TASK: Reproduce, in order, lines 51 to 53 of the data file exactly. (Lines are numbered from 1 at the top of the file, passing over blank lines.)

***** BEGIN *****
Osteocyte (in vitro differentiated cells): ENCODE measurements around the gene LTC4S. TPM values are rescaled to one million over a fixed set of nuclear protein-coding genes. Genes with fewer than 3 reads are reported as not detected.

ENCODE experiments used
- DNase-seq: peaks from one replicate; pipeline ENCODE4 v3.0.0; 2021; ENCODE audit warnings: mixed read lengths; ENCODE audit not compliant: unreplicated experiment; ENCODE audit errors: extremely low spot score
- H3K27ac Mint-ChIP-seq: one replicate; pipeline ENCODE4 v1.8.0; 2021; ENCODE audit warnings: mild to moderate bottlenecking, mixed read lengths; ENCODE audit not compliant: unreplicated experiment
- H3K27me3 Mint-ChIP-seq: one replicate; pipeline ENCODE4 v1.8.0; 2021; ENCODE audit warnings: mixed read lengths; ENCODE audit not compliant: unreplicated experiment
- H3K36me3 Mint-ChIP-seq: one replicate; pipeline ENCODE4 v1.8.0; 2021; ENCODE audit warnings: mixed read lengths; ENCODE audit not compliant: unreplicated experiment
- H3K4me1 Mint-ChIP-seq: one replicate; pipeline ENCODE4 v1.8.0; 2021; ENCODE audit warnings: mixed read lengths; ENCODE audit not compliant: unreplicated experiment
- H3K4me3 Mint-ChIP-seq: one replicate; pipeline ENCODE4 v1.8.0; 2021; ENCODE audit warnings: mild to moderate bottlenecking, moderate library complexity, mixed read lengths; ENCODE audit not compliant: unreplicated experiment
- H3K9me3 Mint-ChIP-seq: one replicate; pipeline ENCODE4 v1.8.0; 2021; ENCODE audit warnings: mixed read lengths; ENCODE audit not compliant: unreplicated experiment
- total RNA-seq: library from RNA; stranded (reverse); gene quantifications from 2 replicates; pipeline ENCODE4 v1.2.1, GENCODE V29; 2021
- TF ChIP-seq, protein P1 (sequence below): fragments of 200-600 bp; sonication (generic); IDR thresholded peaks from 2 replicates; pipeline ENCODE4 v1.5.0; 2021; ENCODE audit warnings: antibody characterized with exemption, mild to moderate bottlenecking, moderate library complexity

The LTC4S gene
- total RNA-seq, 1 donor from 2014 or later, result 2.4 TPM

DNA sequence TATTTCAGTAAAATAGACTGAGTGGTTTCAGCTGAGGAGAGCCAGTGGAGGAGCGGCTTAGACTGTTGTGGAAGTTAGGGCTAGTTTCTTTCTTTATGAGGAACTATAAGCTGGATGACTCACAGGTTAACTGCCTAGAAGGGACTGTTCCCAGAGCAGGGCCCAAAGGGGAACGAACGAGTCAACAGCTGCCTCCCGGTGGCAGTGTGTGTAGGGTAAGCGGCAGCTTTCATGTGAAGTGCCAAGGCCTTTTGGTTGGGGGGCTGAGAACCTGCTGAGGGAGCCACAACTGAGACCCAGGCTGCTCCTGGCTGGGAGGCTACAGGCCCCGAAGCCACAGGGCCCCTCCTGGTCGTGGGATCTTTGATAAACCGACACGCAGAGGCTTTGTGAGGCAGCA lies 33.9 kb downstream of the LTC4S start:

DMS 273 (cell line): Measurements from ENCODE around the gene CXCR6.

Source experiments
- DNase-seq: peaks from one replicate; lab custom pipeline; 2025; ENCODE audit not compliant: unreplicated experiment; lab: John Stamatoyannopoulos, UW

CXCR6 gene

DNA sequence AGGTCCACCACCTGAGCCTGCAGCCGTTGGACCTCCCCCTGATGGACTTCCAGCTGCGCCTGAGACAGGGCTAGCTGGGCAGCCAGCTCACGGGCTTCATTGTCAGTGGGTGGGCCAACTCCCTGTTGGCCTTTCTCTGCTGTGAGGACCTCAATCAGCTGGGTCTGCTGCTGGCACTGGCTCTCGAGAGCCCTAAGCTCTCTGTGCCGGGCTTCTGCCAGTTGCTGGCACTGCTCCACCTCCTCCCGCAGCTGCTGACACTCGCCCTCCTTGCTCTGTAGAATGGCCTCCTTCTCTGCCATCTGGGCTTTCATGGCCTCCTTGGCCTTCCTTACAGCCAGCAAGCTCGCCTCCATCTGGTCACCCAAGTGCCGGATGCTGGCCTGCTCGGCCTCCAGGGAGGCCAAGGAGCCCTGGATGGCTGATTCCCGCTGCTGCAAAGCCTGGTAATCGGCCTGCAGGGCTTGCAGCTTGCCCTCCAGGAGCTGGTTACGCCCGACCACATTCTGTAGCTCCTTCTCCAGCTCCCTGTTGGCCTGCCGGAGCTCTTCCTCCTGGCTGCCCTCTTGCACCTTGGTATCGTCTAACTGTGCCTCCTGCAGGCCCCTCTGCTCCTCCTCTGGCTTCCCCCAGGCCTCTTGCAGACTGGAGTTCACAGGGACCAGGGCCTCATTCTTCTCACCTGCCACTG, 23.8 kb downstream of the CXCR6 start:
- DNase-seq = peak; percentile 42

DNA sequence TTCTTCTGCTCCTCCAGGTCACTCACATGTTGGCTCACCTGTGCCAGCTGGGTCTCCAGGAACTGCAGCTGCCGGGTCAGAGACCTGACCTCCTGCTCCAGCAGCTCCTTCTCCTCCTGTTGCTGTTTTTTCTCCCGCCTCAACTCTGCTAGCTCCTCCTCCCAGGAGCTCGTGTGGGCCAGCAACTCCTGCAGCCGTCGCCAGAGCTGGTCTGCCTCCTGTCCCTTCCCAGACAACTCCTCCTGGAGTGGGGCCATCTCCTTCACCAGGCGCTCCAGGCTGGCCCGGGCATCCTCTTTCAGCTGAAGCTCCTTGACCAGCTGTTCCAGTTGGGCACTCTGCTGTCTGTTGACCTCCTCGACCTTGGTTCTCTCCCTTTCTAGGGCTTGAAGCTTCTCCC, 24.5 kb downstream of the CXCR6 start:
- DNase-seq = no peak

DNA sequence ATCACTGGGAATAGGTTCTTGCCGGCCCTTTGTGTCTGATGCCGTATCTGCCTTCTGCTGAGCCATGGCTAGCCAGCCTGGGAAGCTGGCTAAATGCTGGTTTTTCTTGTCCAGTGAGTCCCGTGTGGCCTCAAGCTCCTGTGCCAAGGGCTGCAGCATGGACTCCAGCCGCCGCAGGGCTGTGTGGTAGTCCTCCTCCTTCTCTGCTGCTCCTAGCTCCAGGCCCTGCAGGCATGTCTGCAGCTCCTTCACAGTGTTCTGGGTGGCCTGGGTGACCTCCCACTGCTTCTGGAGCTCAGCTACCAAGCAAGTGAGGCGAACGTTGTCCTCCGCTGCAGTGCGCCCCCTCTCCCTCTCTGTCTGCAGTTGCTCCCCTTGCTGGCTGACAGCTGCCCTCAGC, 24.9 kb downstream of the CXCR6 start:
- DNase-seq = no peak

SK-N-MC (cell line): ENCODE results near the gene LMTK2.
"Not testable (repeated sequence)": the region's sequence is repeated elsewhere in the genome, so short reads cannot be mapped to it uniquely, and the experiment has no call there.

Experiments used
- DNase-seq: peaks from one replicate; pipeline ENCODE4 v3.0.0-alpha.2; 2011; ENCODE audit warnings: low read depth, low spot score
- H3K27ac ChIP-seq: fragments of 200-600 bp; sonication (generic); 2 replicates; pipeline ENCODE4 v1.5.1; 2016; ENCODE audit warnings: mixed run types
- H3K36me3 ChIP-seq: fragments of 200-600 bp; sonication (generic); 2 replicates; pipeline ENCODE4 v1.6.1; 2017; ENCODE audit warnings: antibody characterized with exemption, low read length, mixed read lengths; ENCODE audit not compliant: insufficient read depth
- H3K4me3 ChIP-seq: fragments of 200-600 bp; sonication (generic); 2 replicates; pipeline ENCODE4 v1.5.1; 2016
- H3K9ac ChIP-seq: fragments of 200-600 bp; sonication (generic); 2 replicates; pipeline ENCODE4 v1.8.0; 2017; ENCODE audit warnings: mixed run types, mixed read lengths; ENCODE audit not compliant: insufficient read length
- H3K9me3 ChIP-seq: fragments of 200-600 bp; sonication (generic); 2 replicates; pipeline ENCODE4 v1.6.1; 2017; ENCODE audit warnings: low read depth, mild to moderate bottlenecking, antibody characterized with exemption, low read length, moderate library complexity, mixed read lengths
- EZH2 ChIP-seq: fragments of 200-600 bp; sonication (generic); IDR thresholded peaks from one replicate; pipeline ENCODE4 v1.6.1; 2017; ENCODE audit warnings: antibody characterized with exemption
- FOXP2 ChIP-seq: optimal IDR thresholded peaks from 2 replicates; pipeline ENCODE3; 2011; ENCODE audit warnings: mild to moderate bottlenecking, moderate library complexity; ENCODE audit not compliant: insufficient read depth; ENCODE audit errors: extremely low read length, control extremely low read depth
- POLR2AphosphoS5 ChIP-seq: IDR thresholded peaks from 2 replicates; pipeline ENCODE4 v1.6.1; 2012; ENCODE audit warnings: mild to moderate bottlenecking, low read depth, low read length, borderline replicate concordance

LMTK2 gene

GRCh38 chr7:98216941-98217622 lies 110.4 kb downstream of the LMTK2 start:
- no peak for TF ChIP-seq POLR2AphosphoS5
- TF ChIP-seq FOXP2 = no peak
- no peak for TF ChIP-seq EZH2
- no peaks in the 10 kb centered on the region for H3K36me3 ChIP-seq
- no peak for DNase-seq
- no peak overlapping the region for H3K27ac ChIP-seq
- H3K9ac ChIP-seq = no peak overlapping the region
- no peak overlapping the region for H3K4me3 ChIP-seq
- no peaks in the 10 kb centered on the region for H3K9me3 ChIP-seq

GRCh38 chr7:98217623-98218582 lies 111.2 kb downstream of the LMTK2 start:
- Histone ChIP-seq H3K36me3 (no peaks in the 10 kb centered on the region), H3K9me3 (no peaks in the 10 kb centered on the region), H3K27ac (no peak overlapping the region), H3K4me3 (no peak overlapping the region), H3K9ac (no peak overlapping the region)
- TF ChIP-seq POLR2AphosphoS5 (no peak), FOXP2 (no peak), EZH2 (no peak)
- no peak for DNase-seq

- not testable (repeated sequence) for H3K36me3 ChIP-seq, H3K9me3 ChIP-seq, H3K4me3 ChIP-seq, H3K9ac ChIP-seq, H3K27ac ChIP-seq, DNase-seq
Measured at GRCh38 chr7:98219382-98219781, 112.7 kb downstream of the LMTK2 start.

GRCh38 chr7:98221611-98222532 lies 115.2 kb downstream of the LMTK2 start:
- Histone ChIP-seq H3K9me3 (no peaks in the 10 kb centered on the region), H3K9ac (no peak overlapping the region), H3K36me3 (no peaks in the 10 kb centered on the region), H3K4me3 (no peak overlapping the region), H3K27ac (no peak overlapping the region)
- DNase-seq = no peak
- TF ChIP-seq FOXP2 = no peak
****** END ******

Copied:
- no peak for DNase-seq

- not testable (repeated sequence) for H3K36me3 ChIP-seq, H3K9me3 ChIP-seq, H3K4me3 ChIP-seq, H3K9ac ChIP-seq, H3K27ac ChIP-seq, DNase-seq
Measured at GRCh38 chr7:98219382-98219781, 112.7 kb downstream of the LMTK2 start.